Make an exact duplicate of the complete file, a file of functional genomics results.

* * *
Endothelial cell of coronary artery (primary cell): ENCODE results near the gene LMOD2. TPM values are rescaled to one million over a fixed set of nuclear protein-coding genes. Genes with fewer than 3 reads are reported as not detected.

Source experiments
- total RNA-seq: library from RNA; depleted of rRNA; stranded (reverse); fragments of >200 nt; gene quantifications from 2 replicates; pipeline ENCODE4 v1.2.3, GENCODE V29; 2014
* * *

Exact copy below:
Endothelial cell of coronary artery (primary cell): ENCODE results near the gene LMOD2. TPM values are rescaled to one million over a fixed set of nuclear protein-coding genes. Genes with fewer than 3 reads are reported as not detected.

Source experiments
- total RNA-seq: library from RNA; depleted of rRNA; stranded (reverse); fragments of >200 nt; gene quantifications from 2 replicates; pipeline ENCODE4 v1.2.3, GENCODE V29; 2014